Leaning Kanji With the Rorschach Inkblot Technique

Hi Everyone, I waited awhile since my last post so I could get not only this forum’s reaction to this new illustrative mnemonic approach (which has been positive or neutral for the most part) but also a response from a teaching professional in the field. I contacted (but never personally met) a native Japanese teacher named Taro Taguchi. I created some proof-of-concept Google Slide presentations (consisting of 15-20 Hyakkan’e examples each) for him to evaluate. His response was very positive, see below.

(If you’d like to see the first set of slide that he saw, I converted it into a Web Presention which is located at
[Hyakkane Proof of Concept Google Slide Set A.pptx - Google Slides].

Google Slides is not as robust as PowerPoint and the Web Presentation is even less robust. Some stuff is lost in translation but the gist is definitely there. It is important to see this in animation-mode. The Web Presentation is set up for an automatic 3-second scroll. This is sometimes too fast and sometimes too slow. Feel free to click the mouse to take over manual control the scroll speed. Don’t go too fast!)

BTW, Taguchi Sensei responded:

I believe that 百感絵 is an excellent tool to learn kanji. The mnemonics are short enough, and the humor makes it easy for one to remember. The illustrations depict these mnemonics very well, and they look so classically drawn that I believe they look pleasing to most people. I also liked how you described radicals such as 貝 as tears as opposed to shell, and associated kanji that use this radical with tears. If it were a complete product, I would certainly recommend my students to use it.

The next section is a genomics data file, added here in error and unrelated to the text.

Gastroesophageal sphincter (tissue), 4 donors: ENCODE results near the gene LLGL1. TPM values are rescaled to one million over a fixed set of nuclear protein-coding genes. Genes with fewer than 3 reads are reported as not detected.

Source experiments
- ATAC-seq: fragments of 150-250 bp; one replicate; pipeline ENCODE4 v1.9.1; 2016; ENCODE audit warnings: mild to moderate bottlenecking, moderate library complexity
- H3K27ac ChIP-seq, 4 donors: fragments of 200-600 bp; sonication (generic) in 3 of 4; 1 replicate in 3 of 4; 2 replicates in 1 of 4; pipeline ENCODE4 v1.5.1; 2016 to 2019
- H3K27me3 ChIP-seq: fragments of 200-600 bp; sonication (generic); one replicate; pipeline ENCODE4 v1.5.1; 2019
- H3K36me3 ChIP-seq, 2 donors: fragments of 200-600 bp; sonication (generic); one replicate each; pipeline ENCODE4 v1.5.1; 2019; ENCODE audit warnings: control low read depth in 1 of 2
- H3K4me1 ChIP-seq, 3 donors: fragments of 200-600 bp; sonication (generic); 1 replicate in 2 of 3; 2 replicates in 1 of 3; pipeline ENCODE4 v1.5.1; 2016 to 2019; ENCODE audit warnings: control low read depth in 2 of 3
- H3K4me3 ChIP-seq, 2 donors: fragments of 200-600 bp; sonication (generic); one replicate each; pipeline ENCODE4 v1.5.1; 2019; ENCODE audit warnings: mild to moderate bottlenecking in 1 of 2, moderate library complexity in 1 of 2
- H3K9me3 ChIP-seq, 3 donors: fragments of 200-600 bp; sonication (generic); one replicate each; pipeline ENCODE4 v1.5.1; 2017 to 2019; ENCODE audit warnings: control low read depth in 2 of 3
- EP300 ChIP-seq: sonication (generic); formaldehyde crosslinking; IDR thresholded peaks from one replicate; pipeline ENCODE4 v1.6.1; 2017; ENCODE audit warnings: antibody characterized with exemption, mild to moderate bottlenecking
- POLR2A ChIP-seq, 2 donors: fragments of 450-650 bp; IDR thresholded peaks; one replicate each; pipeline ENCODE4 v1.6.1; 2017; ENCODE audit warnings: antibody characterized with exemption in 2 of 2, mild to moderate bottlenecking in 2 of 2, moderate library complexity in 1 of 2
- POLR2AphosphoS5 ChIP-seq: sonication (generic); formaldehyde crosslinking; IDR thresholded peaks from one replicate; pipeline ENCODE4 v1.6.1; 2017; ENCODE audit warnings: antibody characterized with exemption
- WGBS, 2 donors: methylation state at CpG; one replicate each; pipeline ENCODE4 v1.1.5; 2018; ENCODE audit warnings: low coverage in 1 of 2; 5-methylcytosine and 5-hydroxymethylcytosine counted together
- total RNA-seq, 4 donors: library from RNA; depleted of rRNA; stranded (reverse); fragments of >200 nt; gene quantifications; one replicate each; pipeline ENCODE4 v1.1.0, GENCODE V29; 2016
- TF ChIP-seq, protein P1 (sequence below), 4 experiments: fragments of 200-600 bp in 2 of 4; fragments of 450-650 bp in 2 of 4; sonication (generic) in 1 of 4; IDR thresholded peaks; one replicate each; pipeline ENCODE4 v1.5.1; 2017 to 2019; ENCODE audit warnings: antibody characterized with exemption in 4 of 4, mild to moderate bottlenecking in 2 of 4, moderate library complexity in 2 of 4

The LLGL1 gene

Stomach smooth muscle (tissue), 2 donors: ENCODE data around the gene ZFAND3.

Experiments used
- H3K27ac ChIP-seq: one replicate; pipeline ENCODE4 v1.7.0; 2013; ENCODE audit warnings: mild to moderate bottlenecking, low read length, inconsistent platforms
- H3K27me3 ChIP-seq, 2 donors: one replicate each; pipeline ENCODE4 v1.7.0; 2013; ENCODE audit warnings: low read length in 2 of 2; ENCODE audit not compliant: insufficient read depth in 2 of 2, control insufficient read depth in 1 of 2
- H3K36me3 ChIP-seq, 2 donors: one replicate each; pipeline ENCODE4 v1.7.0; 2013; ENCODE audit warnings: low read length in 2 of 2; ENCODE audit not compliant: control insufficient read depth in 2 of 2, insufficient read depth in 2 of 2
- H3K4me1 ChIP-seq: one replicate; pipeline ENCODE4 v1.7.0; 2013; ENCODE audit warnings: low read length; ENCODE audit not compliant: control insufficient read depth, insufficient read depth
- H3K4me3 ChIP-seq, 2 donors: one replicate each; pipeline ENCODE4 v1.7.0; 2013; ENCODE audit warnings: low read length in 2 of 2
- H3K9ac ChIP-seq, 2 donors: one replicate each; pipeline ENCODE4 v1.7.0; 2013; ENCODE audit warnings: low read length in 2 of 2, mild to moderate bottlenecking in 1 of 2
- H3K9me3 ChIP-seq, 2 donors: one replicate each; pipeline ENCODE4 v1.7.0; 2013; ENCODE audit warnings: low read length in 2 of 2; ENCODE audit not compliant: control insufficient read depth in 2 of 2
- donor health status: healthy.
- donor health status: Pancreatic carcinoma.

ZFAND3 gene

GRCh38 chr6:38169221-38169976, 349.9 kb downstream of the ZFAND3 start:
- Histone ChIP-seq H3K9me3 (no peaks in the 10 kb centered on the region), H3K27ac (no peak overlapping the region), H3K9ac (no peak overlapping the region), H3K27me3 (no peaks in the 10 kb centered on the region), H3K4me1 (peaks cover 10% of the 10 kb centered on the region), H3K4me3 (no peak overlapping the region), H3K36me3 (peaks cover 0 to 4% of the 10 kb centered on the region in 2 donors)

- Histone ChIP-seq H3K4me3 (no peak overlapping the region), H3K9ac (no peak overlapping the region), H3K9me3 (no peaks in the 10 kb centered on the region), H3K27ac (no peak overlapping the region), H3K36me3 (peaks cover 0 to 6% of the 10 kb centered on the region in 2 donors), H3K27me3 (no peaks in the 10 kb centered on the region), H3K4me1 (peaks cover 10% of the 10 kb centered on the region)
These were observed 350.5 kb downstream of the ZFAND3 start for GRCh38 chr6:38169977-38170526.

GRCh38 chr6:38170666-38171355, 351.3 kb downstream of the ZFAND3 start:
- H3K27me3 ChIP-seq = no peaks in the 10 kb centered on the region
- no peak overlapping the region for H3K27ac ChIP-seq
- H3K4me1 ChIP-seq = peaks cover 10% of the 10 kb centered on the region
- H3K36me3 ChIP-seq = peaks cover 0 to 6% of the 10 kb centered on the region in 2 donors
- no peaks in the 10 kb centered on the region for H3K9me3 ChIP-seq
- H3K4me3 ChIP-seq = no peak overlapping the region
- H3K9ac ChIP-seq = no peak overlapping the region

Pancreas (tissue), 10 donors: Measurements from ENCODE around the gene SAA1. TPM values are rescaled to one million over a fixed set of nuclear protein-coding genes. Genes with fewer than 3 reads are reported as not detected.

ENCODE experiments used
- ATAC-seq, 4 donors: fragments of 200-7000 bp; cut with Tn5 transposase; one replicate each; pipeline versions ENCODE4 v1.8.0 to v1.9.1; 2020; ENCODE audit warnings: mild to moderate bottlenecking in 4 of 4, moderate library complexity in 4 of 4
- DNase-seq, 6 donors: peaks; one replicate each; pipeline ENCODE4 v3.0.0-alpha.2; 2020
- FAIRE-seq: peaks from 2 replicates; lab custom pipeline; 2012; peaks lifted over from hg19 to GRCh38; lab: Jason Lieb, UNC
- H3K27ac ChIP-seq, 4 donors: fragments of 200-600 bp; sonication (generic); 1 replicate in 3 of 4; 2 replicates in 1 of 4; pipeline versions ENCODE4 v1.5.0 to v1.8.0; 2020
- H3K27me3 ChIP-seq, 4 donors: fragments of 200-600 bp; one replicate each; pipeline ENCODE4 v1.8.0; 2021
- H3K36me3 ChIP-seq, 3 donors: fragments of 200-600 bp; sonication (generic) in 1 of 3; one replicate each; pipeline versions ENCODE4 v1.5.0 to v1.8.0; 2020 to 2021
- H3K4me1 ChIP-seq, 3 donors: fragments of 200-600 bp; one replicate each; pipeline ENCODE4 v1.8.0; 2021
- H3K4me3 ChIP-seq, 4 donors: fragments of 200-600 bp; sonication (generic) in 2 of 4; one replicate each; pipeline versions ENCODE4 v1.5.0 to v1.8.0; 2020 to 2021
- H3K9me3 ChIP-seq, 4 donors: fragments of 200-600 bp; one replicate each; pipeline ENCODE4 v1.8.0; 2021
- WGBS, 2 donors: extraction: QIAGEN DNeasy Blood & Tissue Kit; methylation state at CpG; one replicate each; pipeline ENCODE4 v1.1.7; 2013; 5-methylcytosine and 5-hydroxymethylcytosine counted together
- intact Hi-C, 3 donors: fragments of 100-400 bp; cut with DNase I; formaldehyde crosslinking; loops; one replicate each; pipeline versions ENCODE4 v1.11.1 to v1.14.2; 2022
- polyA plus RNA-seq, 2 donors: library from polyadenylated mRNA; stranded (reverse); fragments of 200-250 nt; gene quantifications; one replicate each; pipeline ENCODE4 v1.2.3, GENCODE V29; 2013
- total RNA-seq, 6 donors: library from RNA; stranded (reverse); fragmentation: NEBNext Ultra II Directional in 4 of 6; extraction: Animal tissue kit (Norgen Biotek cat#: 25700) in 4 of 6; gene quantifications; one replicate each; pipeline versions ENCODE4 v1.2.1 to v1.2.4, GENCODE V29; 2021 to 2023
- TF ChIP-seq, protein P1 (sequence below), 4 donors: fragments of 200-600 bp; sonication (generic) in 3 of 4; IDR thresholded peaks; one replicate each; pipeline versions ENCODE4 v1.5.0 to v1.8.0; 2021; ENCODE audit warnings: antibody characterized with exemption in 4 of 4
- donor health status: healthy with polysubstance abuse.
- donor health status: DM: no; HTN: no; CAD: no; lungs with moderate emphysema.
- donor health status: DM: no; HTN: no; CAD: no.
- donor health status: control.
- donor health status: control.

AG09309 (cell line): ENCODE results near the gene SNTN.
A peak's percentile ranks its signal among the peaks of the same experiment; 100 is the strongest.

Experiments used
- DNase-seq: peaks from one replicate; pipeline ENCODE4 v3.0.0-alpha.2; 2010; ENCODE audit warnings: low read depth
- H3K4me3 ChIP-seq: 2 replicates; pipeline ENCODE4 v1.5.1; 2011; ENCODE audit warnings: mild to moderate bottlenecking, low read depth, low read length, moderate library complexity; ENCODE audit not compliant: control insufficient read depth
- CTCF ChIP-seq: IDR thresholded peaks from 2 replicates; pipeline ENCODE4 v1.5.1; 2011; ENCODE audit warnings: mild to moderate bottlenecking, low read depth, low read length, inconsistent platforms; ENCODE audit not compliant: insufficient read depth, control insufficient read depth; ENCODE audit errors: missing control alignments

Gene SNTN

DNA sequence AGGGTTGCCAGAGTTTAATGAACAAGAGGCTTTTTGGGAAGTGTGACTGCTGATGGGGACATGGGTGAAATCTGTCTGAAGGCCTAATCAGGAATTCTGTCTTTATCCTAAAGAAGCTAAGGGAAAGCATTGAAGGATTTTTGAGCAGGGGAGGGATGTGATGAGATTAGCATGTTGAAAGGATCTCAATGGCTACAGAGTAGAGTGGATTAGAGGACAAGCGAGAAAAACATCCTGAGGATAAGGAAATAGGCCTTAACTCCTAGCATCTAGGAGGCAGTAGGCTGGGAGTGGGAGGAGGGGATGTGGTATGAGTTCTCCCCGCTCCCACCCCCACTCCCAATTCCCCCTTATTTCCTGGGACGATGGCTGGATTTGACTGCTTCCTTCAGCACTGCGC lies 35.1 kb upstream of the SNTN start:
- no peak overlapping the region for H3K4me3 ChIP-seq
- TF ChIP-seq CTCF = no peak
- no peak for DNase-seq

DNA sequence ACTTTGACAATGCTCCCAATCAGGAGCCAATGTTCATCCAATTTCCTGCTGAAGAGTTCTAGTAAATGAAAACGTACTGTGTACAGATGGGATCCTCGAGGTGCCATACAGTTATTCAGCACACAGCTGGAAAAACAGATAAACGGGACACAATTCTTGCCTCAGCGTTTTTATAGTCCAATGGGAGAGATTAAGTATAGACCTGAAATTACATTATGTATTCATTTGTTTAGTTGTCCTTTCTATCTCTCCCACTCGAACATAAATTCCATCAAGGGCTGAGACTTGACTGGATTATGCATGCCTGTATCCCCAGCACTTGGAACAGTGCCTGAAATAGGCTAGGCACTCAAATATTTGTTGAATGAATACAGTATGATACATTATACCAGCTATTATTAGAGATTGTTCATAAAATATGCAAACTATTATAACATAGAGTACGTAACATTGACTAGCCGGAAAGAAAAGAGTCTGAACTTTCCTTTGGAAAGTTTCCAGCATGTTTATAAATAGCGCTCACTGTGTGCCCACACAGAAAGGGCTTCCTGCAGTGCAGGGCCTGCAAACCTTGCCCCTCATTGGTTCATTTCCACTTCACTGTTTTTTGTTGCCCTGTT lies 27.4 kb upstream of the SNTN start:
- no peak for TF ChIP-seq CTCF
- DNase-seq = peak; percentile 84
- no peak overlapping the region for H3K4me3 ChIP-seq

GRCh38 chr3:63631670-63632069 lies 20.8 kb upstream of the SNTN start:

I showed 百感絵 to seven students, and all of them had positive feedback. A few of the students had had experience learning from Wani Kani, and they told me in comparison to it, 百感絵 was easier to study with. One of them said it was getting difficult for him to remember mnemonics after mnemonics with Wani Kani. One might experience similar fatigue with 百感絵 due to the fact that there are more than 2,000 kanji that are used frequently. However, it is not a flaw in 百感絵 but learning this large number of kanji poses a challenge for one no matter what method one uses.

There was no negative feedback from anyone, and from their feedback, and especially for beginners students, it appears that understanding the function of the radicals is important. Since 百感絵 goes over that in detail, it should not be a problem.
While there was no negative feedback, one’s openness to using a tool with mnemonics and illustrations such as 百感絵 could influence one’s decisions and inclination to use it. Some students had been studying kanji in a conventional manner by learning its meaning, radical strokes, and commonly used words with it, and it appears that it was their preferred method.

However, overall, students were impressed, and if they started using 百感絵 unbiasedly, I believe that they can learn kanji faster and better than when one does in a conventional way. The earlier the stage of one’s development of kanji, the better it is to start using 百感絵.

1 Like

I really love your drawings and I would probably buy a book of them. Frequently when I’m learning kanji, I try to visualize the WaniKani mnemonic “taking place inside” the kanji, and I find that this helps me a lot. It’s kind of a hard process to describe but I think it’s pretty similar to what you’re doing here.

If I had to guess, I imagine that this kind of approach is good for visual learners.